Young People Making a Difference

2022-09-24 06:45:01 By : Ms. Isabella Dai

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-- 2022 Barron Prize Recipients Announced --

BOULDER, Colo. , Sept. 20, 2022 /PRNewswire/ -- The Gloria Barron Prize for Young Heroes, a national award that recognizes inspiring, public-spirited young people, announces its 2022 winners. Established in 2001 by author T. A. Barron, the Barron Prize is a nonprofit organization annually honoring 25 outstanding young leaders ages 8 to 18 who have made a significant positive difference in people's lives, their communities, and the environment. Every year, fifteen top winners are each awarded $10,000 to support their service work or higher education.

This year's Barron Prize winners include those who are helping the homeless; promoting STEM education; protecting wildlife; inventing devices to benefit world health; and raising awareness and funds for important environmental issues. The 2022 winners are:

Anna De Volld , age 17, of Alaska , who founded Promote Our Pollinators to raise awareness of pollinators' importance and devastating decline, and to provide ways to promote their population growth.

Aseel Rawashdeh , age 17, of Texas , who developed an inexpensive and environmentally friendly solution to mosquito-borne diseases, creating a larvicide that could be produced in industrial quantities.

Austin Picinich , age 17, of Washington , who founded Save Our Salmon Through Art to create vibrant public art projects in the Greater Seattle area that engage, educate, and empower communities to restore salmon spawning streams.

Ethan Hill , age 11, of Alabama , who created Ethan's Heart Bags4Blessings to support individuals experiencing homelessness in his city by providing survival care bags containing items such as a sleeping bag, cold weather clothing, first aid supplies, and hygiene products.

Hannah Guan , age 15, of Texas , who founded San Antonio Math Include to increase access to STEM education for underserved students.

Jack Dalton , age 12, of New Hampshire , who works to protect critically endangered orangutans and their rainforest habitat, as well as to educate and inspire people to protect the environment.

Karina Samuel , age 17, of Florida , who founded the Florida chapter of Bye Bye Plastic Bags, an international student-led nonprofit committed to reducing the amount of plastic on the planet.

Karun Kaushik , age 17 of California , who created X-Check-MD, Artificial Intelligence (AI) software that can diagnose Covid-19 and pneumonia with 99% accuracy in under one minute.

Khloe Joiner , age 9 of Texas , who founded A Book and a Smile to help build kids' home libraries and improve relationships between children and the police.

Laalitya Acharya, age 18, of Ohio , who invented Nereid, a low-cost, globally applicable device that uses Artificial Intelligence (AI) to detect water contamination within seconds.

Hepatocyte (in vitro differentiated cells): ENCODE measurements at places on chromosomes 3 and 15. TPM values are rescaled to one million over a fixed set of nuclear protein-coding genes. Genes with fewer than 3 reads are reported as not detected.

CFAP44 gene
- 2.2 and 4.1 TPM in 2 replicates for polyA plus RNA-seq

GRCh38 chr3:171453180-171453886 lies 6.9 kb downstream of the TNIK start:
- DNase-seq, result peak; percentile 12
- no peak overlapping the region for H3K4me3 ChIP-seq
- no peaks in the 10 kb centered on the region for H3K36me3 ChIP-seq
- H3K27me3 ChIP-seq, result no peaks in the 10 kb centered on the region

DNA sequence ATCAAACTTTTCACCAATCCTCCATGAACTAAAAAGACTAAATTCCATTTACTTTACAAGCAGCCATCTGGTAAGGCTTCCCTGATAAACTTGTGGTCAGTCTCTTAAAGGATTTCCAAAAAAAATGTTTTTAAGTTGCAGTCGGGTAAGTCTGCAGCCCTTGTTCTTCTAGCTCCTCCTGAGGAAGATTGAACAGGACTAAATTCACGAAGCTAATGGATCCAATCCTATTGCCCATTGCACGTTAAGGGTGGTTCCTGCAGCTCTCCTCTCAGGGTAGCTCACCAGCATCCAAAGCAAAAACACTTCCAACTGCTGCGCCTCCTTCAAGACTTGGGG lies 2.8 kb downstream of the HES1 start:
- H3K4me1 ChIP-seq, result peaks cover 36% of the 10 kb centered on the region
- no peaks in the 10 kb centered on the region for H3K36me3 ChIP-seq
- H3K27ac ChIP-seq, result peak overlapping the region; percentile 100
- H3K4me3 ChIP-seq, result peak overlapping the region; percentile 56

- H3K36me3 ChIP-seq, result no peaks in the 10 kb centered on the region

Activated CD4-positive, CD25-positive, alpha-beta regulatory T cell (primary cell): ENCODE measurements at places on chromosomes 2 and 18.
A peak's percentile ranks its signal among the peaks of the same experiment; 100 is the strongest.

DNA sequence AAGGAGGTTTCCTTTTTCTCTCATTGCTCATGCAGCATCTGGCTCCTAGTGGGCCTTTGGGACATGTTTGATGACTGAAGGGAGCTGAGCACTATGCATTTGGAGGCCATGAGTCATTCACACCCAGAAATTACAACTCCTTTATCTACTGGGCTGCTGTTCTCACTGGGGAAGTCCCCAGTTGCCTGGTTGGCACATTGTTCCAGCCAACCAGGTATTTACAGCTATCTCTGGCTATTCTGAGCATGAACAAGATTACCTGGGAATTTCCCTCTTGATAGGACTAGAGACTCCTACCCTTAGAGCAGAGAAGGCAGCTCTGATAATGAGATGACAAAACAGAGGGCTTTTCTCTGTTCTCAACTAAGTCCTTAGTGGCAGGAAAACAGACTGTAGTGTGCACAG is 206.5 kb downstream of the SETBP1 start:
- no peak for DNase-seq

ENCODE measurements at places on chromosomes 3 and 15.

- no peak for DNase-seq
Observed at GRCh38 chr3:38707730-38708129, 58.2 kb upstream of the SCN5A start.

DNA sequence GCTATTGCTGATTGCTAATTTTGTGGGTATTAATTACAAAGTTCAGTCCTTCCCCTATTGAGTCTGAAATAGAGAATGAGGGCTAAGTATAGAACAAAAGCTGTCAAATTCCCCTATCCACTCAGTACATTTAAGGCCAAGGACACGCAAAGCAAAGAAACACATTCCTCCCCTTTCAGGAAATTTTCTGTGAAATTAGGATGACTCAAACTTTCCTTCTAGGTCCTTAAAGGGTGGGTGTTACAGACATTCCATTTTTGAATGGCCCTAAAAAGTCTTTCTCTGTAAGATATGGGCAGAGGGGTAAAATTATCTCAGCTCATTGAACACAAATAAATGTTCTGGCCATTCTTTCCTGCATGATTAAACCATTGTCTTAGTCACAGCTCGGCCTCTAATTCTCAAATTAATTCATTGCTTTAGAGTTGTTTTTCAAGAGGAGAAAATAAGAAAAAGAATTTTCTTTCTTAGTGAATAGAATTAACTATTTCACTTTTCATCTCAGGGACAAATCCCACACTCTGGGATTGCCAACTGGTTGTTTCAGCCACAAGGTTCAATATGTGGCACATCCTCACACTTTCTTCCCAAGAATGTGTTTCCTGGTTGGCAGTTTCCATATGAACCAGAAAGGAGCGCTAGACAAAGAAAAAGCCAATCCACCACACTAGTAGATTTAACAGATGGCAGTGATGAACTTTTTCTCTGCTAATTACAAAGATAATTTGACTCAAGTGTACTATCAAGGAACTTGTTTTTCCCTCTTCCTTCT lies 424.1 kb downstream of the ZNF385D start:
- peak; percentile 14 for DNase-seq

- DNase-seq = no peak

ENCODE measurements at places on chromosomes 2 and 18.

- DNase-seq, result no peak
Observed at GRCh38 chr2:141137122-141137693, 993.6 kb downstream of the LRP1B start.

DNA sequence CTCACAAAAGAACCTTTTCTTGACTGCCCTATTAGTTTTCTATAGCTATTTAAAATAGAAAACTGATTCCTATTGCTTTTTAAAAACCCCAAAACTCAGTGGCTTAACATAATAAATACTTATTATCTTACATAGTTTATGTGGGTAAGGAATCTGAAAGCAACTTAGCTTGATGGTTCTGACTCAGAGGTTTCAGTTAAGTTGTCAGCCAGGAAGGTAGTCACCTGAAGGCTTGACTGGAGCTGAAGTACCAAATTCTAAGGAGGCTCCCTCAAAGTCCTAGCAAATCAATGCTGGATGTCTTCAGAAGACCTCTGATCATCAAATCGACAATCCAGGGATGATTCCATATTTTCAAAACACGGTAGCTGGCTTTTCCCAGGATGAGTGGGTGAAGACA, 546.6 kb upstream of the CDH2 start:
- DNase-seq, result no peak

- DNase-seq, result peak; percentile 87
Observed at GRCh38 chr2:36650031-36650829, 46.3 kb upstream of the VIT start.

Lucy Westlake , age 18, of Illinois , who founded LucyClimbs to raise awareness of the need for clean water in developing countries by climbing the world's highest mountains. She is the youngest American woman ever to summit Everest.

Luna Abadía, age 17, of Oregon , who founded the Effective Climate Action Project to increase awareness of solutions to climate change – especially the possibilities of systemic thinking and collective action.

Sahana Mantha , age 15, of North Carolina , who co-founded Foundation for Girls to support homeless single mothers by connecting them with volunteer coaches who help them become financially savvy and career confident.

Sri Nihal Tammana , age 13, of New Jersey , who created Recycle My Battery, a nonprofit that installs free battery recycling bins and educates young people and adults about battery recycling.           

William Charouhis , age 16, of Florida , who founded We are Forces of Nature and its A Million Mangroves initiative to combat climate change and to protect coastlines from the effects of sea level rise.

"These outstanding young people saw a need and came up with creative solutions to help others and make a real difference," says founder T. A. Barron. "By honoring and supporting these young heroes and their amazing work, we hope to inspire even more youth to pursue their big dreams of changing the world."

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Established in 2001 by author T. A. Barron, the Barron Prize is a national award that annually honors 25 outstanding young leaders ages 8 to 18 who have made a significant positive difference to people and the environment. These young people are as diverse as their service projects. They are female and male, urban and rural, and from a wide variety of backgrounds across the U.S. and Canada . All of them demonstrate heroic character qualities like courage and compassion. Through the years, the Barron Prize has earned the support of Girl Scouts of the USA , The Wilderness Society, Youth Service America, and Jane Goodall's Roots & Shoots, among other organizations. To learn more about the Barron Prize, visit

T. A. Barron grew up in Colorado ranch country and traveled widely as a Rhodes Scholar. He is the winner of the de Grummond Medallion for "lifetime contribution to the field of children's and young adult literature." His highly acclaimed, internationally bestselling books include The Lost Years of Merlin (now being developed into a film), The Great Tree of Avalon (a New York Times  bestseller), The Ancient One, and The Hero's Trail, which profiles heroic young people from diverse backgrounds and inspires young people to think of how they can make a positive difference in the world. He loves to write and hike in Colorado. For more information visit

SOURCE Barron Prize for Young Heroes

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